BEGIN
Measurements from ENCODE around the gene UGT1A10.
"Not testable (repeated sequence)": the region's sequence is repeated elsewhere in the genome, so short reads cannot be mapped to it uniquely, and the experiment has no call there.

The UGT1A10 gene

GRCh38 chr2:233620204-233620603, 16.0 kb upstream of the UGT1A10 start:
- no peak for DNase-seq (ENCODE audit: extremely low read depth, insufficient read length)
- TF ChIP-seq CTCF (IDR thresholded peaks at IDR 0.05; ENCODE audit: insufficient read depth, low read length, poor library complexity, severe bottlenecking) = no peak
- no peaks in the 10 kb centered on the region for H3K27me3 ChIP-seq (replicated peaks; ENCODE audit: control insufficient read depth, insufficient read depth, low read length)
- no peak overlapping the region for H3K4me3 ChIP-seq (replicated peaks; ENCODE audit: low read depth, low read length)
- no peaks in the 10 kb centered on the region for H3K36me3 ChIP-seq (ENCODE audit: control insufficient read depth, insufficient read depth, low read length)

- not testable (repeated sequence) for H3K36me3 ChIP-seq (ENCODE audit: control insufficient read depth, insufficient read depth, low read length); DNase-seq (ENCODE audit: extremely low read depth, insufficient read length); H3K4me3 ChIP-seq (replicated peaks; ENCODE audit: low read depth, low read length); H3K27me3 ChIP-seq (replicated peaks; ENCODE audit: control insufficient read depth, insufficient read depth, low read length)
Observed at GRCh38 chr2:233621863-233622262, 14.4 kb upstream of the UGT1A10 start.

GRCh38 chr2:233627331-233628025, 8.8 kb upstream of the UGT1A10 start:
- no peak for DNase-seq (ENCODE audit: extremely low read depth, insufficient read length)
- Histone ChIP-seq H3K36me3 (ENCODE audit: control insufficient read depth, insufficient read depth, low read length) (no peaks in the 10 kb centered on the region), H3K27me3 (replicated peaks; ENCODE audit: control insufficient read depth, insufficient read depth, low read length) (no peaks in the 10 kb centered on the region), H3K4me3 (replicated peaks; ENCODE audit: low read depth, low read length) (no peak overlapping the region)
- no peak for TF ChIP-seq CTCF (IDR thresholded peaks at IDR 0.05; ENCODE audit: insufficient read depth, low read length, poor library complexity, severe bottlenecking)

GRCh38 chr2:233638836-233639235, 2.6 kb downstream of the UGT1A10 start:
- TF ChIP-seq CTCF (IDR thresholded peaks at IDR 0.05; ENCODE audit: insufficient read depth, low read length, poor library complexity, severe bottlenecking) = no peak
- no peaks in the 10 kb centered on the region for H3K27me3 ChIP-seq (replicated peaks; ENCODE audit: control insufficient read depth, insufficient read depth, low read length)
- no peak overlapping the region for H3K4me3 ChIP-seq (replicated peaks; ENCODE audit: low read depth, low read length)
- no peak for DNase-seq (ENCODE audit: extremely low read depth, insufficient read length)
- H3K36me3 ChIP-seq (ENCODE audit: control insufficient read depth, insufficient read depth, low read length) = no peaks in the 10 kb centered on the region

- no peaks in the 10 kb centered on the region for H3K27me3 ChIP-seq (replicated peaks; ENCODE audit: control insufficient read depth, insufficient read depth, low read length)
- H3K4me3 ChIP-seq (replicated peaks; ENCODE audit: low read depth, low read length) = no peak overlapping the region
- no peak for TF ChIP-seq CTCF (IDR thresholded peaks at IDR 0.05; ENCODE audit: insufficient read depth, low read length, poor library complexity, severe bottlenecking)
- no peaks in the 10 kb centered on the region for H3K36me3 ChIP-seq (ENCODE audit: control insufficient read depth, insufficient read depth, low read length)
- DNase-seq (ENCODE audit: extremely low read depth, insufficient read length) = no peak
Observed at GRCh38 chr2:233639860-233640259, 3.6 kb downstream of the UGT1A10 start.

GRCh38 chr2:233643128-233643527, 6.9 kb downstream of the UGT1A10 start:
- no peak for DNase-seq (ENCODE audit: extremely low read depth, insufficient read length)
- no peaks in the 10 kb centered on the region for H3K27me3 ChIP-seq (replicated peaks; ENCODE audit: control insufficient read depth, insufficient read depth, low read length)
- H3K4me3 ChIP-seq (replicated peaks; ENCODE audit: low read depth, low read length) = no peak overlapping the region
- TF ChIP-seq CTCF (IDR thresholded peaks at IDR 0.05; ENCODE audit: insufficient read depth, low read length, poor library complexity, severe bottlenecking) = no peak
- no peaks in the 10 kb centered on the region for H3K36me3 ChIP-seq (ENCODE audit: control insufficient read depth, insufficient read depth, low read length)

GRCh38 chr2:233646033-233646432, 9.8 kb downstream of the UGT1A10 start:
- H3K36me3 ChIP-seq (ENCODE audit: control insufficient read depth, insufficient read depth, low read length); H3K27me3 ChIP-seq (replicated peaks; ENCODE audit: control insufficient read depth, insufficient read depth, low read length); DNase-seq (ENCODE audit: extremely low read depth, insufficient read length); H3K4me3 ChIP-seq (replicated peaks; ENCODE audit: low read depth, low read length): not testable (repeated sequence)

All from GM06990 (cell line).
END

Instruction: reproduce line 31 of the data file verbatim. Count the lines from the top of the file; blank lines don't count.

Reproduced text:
- H3K4me3 ChIP-seq (replicated peaks; ENCODE audit: low read depth, low read length) = no peak overlapping the region